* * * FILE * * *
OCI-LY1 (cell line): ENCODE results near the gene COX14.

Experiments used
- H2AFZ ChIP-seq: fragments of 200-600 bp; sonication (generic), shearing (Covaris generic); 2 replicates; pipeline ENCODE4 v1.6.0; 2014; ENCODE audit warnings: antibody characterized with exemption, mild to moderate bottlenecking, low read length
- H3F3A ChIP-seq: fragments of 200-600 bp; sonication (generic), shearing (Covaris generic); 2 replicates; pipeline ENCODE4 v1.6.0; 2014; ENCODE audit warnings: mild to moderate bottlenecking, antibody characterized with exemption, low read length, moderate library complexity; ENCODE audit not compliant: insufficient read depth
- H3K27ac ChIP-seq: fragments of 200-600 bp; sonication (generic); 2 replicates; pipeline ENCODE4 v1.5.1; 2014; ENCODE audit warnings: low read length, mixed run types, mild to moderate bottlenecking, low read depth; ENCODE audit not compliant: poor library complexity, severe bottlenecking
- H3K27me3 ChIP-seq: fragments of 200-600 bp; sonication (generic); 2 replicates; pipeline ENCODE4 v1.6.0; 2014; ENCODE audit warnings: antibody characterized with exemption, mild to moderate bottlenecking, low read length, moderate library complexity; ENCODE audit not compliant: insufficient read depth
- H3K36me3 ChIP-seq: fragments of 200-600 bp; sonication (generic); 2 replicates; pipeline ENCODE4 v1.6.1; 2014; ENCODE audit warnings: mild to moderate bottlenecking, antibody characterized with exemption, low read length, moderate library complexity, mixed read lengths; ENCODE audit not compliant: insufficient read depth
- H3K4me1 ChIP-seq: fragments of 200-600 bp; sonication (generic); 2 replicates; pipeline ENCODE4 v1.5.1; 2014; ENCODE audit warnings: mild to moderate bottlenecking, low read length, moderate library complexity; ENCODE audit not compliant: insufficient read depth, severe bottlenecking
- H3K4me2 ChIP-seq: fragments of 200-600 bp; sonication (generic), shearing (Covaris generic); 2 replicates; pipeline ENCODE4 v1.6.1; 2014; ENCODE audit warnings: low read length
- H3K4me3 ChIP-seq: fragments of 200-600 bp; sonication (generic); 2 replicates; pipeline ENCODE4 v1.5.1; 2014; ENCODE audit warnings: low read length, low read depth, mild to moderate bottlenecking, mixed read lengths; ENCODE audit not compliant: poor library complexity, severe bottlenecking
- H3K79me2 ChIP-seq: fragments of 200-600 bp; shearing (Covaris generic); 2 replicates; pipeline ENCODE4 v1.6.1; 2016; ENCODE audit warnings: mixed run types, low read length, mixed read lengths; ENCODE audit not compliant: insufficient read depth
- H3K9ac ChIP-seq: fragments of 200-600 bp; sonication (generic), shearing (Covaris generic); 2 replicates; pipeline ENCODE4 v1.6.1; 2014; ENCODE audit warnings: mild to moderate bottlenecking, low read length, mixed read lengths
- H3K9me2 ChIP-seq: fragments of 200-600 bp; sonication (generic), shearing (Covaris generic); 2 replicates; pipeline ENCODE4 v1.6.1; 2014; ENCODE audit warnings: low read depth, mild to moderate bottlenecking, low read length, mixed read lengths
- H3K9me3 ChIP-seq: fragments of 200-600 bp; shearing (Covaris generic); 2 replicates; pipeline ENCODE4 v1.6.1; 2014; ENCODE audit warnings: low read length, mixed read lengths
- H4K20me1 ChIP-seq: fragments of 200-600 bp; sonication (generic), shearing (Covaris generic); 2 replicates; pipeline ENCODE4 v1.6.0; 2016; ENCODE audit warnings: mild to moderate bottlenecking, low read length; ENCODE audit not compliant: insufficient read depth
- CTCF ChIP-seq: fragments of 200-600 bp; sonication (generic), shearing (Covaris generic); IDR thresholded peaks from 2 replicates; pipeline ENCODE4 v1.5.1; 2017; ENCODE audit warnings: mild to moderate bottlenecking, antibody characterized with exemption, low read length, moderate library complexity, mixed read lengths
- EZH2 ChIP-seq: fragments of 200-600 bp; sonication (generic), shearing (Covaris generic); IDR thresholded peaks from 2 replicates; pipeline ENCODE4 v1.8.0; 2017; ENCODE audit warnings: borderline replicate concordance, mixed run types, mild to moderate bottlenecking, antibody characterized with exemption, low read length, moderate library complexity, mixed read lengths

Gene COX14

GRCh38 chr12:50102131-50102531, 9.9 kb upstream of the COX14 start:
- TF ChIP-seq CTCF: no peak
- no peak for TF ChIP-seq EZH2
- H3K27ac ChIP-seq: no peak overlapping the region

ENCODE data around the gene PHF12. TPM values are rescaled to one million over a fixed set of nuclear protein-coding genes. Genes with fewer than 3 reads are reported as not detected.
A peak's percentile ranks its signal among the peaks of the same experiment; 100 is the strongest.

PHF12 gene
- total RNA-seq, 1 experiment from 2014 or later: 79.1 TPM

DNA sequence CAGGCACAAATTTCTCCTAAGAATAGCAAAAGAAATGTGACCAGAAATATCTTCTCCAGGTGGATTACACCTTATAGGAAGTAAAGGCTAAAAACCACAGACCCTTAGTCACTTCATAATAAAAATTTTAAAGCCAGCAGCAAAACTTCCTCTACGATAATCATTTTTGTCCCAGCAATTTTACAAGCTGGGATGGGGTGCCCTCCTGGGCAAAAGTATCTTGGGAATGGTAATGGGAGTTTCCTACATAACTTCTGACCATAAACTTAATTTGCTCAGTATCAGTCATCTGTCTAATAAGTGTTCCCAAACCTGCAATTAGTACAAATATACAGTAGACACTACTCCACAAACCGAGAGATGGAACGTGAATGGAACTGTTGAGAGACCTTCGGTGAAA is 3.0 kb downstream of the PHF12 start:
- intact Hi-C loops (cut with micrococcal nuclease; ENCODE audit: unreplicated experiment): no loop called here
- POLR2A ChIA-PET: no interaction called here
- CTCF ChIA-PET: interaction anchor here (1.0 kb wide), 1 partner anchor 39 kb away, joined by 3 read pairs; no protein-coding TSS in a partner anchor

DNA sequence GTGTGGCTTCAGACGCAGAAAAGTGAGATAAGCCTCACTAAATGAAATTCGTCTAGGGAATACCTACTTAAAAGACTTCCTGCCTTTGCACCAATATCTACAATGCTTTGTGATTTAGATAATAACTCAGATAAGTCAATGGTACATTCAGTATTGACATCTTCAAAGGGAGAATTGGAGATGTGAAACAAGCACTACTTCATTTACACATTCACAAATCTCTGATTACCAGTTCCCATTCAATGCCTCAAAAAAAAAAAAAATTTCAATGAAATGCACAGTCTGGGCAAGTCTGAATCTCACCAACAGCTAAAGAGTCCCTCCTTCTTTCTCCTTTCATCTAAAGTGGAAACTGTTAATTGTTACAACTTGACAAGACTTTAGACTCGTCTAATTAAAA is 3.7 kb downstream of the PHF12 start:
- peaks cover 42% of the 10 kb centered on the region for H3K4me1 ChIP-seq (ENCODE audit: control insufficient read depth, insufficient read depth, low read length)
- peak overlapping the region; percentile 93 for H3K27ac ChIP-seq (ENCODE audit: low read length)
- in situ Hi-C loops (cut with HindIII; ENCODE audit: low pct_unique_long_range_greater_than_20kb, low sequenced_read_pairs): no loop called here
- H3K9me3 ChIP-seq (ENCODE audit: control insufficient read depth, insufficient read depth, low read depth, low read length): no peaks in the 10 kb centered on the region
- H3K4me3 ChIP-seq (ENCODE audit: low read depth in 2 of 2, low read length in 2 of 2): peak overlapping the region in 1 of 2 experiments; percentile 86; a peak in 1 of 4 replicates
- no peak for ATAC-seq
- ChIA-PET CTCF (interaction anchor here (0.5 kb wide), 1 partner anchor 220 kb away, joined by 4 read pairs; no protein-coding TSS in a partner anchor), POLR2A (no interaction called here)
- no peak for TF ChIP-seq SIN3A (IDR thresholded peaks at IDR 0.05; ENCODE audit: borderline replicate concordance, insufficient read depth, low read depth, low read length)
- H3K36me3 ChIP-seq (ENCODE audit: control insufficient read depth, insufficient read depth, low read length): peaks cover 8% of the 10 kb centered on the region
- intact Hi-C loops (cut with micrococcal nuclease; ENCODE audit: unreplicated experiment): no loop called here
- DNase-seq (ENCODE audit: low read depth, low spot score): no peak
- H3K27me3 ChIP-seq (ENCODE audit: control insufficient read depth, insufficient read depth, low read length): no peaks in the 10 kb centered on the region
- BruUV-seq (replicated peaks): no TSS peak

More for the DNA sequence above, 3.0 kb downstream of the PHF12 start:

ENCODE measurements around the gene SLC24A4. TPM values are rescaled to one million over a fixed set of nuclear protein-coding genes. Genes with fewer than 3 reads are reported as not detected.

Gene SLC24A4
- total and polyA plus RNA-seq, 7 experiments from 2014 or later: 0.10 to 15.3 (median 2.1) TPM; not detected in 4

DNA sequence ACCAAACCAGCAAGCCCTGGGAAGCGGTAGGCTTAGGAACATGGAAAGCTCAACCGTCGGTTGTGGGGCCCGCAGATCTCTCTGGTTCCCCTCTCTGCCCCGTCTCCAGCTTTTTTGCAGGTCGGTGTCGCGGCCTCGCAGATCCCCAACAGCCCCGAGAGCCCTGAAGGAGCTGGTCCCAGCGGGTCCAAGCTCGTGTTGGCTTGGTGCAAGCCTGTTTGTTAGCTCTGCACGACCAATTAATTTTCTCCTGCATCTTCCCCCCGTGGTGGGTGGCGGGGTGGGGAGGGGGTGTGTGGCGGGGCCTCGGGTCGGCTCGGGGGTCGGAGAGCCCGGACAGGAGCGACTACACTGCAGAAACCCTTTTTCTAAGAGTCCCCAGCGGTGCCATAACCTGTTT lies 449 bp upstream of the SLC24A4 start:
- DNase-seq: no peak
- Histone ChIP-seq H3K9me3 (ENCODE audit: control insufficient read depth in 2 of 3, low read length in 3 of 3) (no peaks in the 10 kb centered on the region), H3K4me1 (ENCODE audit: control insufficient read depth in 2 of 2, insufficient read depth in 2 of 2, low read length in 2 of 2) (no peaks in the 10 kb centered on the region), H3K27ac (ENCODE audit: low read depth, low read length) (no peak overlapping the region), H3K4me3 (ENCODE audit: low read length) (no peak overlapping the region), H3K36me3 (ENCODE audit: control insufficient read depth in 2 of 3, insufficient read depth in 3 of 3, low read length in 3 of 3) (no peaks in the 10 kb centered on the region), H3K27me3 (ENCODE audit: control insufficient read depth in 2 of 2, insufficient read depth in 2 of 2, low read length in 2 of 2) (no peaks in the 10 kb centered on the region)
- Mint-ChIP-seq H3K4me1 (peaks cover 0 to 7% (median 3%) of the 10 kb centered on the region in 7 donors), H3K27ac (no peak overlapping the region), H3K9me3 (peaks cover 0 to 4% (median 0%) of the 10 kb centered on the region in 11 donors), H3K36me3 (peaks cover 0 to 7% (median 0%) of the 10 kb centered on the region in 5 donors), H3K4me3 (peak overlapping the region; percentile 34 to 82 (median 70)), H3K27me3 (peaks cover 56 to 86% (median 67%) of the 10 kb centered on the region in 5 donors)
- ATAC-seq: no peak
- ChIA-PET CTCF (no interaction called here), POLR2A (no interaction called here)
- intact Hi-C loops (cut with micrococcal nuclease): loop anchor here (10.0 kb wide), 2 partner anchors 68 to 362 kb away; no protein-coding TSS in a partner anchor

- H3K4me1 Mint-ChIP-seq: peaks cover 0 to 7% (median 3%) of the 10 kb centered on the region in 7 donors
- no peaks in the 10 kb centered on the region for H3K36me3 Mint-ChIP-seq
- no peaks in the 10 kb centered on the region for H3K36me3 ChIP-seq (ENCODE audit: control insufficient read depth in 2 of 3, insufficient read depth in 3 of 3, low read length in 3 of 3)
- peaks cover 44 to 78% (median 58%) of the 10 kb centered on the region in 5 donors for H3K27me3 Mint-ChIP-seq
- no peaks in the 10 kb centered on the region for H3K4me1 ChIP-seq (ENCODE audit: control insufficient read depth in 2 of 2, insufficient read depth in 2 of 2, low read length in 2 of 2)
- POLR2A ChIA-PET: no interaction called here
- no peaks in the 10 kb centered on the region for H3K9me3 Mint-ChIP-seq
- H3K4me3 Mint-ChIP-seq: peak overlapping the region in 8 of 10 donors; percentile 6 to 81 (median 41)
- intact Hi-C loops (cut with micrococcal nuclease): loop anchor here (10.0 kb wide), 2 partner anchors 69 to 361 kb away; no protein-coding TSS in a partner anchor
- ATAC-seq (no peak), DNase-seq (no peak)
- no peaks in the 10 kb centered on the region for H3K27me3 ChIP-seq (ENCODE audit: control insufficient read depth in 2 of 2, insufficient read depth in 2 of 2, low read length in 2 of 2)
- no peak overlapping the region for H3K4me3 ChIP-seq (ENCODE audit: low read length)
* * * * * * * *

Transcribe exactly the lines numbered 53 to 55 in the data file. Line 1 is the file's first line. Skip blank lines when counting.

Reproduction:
- ATAC-seq: no peak
- ChIA-PET CTCF (no interaction called here), POLR2A (no interaction called here)
- intact Hi-C loops (cut with micrococcal nuclease): loop anchor here (10.0 kb wide), 2 partner anchors 68 to 362 kb away; no protein-coding TSS in a partner anchor